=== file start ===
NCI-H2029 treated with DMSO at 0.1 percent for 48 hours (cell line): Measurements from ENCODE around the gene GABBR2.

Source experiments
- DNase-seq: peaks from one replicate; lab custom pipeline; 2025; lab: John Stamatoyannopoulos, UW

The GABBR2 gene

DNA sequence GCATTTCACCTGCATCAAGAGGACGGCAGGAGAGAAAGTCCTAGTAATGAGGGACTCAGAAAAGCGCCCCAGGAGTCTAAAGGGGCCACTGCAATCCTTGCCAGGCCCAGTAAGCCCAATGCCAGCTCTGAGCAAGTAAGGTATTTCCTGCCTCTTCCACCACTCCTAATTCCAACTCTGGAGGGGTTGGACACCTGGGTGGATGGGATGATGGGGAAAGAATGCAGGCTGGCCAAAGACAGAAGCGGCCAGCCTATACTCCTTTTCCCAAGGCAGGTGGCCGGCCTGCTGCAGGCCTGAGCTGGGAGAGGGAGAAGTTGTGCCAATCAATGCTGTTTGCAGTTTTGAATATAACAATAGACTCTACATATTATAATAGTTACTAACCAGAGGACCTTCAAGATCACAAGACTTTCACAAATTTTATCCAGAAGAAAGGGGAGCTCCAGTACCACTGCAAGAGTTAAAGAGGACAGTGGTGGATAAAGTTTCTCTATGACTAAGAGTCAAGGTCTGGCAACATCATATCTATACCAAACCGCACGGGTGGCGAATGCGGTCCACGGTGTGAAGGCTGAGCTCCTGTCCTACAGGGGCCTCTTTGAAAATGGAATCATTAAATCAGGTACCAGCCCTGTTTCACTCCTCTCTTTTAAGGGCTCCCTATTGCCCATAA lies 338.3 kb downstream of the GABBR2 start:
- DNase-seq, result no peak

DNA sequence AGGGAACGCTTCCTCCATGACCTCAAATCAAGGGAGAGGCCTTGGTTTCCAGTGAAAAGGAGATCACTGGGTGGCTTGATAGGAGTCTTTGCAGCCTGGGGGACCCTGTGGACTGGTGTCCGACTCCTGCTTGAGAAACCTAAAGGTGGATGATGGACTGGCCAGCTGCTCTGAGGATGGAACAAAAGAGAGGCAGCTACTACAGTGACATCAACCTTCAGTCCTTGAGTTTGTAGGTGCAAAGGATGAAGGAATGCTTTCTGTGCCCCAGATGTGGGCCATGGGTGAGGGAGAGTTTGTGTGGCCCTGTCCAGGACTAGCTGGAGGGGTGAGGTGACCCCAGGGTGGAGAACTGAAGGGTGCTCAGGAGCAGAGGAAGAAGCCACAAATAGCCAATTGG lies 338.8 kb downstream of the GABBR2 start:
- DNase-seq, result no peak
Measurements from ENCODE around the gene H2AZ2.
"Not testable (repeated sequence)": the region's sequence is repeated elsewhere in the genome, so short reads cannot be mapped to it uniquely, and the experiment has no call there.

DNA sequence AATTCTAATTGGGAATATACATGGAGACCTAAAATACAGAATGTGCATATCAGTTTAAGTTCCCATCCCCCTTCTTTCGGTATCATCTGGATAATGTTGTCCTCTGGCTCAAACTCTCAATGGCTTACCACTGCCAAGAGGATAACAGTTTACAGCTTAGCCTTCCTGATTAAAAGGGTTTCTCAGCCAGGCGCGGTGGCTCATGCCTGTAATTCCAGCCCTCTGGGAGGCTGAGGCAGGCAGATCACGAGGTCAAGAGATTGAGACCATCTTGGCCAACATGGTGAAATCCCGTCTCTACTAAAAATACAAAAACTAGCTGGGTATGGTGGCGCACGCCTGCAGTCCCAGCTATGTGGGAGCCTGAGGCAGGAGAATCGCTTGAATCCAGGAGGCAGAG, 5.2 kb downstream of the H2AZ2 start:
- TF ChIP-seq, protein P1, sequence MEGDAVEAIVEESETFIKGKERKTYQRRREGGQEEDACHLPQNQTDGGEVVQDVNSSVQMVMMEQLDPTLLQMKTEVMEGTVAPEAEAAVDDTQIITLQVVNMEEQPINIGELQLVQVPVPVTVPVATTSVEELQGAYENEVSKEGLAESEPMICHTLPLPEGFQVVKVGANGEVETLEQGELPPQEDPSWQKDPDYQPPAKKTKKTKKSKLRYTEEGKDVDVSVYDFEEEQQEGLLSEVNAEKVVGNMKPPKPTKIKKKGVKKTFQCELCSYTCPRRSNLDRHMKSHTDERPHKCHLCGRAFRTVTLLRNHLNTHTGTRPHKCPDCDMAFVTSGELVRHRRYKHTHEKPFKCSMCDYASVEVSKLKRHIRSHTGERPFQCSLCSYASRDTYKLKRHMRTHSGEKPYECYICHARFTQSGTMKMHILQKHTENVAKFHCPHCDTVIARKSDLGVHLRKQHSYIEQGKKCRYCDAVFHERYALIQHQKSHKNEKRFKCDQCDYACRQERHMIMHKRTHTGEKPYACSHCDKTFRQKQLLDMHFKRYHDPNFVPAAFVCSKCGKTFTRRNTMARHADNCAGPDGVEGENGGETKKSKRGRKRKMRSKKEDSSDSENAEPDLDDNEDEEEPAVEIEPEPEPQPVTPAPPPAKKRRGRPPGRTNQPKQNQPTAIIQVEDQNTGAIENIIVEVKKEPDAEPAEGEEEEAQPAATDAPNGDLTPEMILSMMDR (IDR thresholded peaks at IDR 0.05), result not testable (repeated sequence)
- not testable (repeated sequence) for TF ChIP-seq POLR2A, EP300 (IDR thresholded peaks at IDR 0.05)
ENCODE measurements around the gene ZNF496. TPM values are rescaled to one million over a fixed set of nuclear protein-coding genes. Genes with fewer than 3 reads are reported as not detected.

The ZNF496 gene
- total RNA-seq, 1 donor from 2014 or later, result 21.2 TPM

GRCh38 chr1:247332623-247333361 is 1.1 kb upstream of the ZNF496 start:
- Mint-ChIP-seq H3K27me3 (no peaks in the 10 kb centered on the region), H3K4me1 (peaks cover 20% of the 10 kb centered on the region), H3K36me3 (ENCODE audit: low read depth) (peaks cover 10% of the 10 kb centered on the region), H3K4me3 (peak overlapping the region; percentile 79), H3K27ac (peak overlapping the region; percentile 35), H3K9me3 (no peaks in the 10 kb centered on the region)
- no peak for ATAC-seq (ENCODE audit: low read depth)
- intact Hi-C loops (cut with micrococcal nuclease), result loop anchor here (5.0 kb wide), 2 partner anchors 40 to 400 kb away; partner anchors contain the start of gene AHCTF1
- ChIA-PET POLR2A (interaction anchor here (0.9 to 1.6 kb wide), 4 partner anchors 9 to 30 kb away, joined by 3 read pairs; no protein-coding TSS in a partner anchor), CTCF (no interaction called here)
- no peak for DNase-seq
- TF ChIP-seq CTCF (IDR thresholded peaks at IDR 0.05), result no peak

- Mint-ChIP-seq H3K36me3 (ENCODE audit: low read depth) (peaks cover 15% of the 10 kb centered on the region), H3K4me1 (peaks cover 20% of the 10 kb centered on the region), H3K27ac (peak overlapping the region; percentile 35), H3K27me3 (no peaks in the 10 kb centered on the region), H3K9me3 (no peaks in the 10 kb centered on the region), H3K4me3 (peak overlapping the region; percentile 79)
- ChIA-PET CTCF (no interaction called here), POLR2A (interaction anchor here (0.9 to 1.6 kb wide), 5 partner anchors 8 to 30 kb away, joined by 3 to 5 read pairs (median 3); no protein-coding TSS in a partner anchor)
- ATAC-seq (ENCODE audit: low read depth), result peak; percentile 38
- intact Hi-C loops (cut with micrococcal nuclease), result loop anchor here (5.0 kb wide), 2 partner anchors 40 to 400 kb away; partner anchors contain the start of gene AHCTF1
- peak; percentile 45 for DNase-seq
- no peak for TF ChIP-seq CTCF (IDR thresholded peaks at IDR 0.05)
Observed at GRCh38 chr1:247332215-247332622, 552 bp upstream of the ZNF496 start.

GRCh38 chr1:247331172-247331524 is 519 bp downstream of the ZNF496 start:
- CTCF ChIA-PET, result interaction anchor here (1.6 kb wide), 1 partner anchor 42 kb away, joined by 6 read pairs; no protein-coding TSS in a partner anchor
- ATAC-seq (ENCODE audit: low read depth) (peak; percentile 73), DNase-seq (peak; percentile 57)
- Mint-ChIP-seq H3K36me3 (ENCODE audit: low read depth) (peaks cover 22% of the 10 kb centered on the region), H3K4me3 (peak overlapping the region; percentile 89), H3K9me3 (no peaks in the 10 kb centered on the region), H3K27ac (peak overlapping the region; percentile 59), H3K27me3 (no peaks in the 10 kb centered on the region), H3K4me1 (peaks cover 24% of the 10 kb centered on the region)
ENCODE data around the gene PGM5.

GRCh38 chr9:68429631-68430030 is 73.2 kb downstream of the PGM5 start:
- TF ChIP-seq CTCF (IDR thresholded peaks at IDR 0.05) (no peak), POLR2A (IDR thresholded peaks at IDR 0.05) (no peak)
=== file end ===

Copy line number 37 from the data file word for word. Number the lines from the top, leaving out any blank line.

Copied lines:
- TF ChIP-seq CTCF (IDR thresholded peaks at IDR 0.05) (no peak), POLR2A (IDR thresholded peaks at IDR 0.05) (no peak)